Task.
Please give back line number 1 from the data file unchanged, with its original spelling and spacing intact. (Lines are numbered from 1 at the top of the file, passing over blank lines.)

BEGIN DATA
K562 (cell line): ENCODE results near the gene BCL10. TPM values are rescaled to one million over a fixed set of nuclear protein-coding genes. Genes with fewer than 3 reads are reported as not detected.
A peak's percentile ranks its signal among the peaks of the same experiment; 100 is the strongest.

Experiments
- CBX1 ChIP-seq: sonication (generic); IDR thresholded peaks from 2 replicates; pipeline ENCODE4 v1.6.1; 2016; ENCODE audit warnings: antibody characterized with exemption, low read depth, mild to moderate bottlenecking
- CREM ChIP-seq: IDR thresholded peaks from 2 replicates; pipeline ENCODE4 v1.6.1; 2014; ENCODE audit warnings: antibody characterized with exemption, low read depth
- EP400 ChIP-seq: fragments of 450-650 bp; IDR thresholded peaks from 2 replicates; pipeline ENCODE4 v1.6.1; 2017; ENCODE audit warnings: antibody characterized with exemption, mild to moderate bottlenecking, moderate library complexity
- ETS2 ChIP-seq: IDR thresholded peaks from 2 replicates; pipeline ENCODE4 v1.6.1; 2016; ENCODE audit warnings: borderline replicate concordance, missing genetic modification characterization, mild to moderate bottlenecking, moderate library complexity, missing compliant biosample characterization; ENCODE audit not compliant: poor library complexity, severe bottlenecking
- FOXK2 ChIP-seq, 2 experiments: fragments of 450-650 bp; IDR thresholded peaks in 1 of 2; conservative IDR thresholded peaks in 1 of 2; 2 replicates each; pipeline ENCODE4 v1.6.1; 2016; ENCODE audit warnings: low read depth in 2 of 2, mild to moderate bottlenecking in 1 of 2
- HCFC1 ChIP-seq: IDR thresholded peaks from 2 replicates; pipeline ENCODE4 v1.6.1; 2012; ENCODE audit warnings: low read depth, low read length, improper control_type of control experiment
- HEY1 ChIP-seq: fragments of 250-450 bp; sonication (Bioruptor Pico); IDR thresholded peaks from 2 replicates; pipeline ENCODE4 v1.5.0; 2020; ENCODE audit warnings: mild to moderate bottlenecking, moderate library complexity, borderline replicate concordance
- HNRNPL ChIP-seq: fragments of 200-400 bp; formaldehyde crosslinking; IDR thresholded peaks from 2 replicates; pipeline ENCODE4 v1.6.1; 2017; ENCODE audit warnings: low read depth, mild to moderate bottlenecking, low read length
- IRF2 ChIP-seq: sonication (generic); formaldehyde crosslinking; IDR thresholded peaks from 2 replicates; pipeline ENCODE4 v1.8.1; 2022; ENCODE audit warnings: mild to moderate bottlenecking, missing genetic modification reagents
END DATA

K562 (cell line): ENCODE results near the gene BCL10. TPM values are rescaled to one million over a fixed set of nuclear protein-coding genes. Genes with fewer than 3 reads are reported as not detected.